This attention to modernist form at the show’s start implicitly rebutted those who have accused Enwezor of emphasizing politics at the expense of aesthetics—an argument that would be difficult to sustain here, given the exhibition’s remarkable number of works that managed to calibrate sensuous appeal with radical insight. In this respect, Camille Henrot’s mirthful installation of plants, Is It Possible to Be a Revolutionary and Like Flowers?, 2012, was paradigmatic. Bits of said flora were pinched off, displayed in a sort of heterodox ikebana (appropriate for a “Japanese Palace” in Paris), and given botanical labels that presented, in addition to plant taxonomy, titles of literary works encouraging an allegorical interpretation of the specimen. The humble typeface on one card read XENOPHILE (in reference to André Breton’s erotic ode to Oceania) and, below that, PHORMIUM TENAX; next to it hung two leaves of New Zealand flax amid a tangle of electric cord. With it hung a familiar conceptual tangle as well: What rereading of Western letters is possible, the work asks, what whimsical illustrations of it can we make, such that we might revel in, say, the delicious oneirism of Breton’s poetry even as we question its exoticism—its literal lust for the other? And how long can an artist attend to a crisply bent leaf or the uncanny reproduction of automatist drawing in a plastic cord before pleasure overcomes message?

These were questions posed by many of the works in the exhibition, and in the best cases they were not answered. Haim Steinbach’s Caution, 2007/2011, voiced a similar opposition, though, as usual, the artist let consumerism do most of the talking. In Steinbach’s slick and colorful display, two rubber, pumpkin-shaped welcome mats counterbalanced two Rubbermaid CAUTION signs and an amusingly pooplike rubber dog toy; if the chewie was for a guard dog, then all the elements marked boundaries in one way or another, and the choice of material seemed especially appropriate for an exhibition in France, where the Vietnamese origins of rubber for Michelin tires remains largely undiscussed, and where the old dynamics of center and periphery remain profoundly fraught. (Witness the supremely strange reorganization of the African, Oceanic, Asian, and American collections at the Musée du Quai Branly just across the Seine.) Indeed, the troubling of spatial and structural binaries of margin and center, undertaken by thinkers invoked in the show such as Glissant, played out in fruitful ways throughout the exhibition, going far beyond the sphere of textuality within which much of recent postcolonial studies has been rooted.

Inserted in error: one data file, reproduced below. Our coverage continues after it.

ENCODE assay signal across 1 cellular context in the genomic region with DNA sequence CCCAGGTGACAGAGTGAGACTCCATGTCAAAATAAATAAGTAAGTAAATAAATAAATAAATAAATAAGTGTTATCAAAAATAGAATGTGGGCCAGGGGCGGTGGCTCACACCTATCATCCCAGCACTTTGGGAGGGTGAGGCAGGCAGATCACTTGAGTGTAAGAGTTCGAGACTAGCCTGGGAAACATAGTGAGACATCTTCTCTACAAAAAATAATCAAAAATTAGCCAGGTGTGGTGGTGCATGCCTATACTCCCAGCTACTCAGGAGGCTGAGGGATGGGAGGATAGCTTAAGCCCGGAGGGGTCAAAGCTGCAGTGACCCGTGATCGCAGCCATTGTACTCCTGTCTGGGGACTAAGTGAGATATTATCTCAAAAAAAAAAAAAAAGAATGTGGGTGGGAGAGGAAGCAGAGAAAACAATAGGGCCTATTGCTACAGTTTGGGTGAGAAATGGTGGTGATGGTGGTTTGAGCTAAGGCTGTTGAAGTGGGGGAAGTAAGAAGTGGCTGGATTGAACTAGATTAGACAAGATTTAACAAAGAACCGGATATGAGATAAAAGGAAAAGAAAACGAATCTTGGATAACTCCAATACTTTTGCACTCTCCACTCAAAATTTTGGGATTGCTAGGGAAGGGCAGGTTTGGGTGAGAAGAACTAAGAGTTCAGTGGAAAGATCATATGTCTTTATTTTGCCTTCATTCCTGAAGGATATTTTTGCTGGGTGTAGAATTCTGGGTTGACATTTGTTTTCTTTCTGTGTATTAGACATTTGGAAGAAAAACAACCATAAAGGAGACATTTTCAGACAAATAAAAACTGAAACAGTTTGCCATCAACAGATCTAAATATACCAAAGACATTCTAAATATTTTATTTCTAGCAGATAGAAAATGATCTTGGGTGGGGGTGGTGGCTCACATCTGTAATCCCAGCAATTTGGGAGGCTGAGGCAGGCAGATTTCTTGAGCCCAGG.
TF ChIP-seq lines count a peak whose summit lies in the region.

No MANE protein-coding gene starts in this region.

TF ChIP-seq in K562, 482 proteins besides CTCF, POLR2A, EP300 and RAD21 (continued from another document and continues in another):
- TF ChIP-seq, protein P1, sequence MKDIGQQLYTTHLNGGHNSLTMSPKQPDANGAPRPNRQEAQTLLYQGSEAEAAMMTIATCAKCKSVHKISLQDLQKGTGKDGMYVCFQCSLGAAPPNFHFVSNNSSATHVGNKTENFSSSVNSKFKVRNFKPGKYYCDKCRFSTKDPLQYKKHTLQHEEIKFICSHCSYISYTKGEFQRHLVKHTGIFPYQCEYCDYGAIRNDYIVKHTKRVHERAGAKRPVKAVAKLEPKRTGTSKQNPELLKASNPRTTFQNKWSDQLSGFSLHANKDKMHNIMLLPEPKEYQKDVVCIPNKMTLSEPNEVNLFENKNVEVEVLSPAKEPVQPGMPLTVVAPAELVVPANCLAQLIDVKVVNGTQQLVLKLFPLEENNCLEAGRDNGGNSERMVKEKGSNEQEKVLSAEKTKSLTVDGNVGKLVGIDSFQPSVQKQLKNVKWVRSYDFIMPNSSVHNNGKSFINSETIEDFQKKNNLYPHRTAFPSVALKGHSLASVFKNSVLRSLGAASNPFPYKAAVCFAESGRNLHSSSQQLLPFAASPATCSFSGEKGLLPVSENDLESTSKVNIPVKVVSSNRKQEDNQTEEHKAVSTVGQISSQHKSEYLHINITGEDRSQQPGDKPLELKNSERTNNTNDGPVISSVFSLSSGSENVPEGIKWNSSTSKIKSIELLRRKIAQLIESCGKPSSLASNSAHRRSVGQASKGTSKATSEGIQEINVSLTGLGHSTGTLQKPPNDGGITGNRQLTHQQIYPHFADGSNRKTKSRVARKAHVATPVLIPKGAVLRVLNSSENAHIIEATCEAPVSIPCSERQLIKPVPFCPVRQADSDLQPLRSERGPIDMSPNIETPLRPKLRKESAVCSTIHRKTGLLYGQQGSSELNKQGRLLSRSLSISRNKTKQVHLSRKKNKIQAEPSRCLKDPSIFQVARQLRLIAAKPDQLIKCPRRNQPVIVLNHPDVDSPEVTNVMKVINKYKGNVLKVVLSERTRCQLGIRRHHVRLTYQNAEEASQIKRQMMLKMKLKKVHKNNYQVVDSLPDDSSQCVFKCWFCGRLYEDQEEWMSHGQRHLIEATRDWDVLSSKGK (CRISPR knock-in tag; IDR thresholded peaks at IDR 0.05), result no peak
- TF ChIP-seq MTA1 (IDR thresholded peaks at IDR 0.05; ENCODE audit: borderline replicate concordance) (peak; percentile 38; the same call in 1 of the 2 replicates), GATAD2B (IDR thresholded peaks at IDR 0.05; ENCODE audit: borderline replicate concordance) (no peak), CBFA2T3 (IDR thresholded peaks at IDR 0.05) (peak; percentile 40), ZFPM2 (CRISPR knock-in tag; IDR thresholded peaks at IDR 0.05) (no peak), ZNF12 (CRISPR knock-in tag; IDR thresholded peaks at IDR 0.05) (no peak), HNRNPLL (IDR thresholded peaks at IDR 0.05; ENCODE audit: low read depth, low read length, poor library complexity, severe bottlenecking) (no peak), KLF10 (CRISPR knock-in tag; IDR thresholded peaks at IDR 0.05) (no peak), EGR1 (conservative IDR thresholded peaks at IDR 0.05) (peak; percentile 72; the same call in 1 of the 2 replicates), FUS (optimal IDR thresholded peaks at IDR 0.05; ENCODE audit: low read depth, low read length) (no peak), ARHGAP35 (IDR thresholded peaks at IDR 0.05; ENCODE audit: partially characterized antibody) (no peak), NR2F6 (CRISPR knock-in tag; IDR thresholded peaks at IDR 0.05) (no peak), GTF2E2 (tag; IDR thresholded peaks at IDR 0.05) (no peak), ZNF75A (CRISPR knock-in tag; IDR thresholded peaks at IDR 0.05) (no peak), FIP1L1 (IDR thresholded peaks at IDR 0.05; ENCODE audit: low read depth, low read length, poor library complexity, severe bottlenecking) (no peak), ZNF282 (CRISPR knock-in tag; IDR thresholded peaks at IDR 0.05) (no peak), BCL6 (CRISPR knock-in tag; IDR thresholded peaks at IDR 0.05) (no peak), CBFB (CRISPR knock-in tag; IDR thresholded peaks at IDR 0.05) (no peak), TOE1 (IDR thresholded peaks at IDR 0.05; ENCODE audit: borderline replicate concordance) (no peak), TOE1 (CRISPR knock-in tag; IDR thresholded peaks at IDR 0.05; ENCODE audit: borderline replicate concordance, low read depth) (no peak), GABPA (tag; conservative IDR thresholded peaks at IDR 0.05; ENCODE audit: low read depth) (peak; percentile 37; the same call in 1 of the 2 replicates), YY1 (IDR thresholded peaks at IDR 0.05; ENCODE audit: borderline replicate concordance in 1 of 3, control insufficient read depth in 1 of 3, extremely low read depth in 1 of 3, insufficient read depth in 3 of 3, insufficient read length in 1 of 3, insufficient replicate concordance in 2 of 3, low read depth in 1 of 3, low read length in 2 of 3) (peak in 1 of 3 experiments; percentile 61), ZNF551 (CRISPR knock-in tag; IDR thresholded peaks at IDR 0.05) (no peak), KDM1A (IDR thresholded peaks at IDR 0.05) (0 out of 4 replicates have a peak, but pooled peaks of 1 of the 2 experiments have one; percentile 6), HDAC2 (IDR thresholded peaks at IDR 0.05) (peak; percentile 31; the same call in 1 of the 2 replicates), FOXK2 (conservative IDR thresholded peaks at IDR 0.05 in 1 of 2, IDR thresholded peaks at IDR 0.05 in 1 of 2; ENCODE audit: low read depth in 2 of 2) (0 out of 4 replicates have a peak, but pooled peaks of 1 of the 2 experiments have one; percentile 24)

Now, I will confess that the most intense kind of proximity I’ve ever experienced has been the naked kind, so I was relieved to see the body as a prominent subcategory of this exhibition. The exposed bodies belonged almost exclusively to women, however, problematizing the politics of the show. From the eclectic sexuality of Carol Rama to the savvy and provocative nudes of Chris Ofili, from the delicate melancholy of Ewa Partum’s photographic self-insertion into the streets of Cold War Poland to Lili Reynaud-Dewar’s spritzy and weirdly shameless minstrelsy (covering her nude body and wispy bob in black paint, she danced among giant Robert Indiana–esque numbers to achieve a performance that was half Laugh-In-era Goldie Hawn, half Josephine Baker), women were the chief signifiers of sexual difference in this show. But Enwezor is prolific and hardly blind to the gendered dimensions of cultural politics, so I don’t doubt there will be many opportunities ahead for him to explore masculinity’s complex proximity to postcolonialism more fully as well.

Sarah K. Rich is an associate professor of art history at the Pennsylvania State University.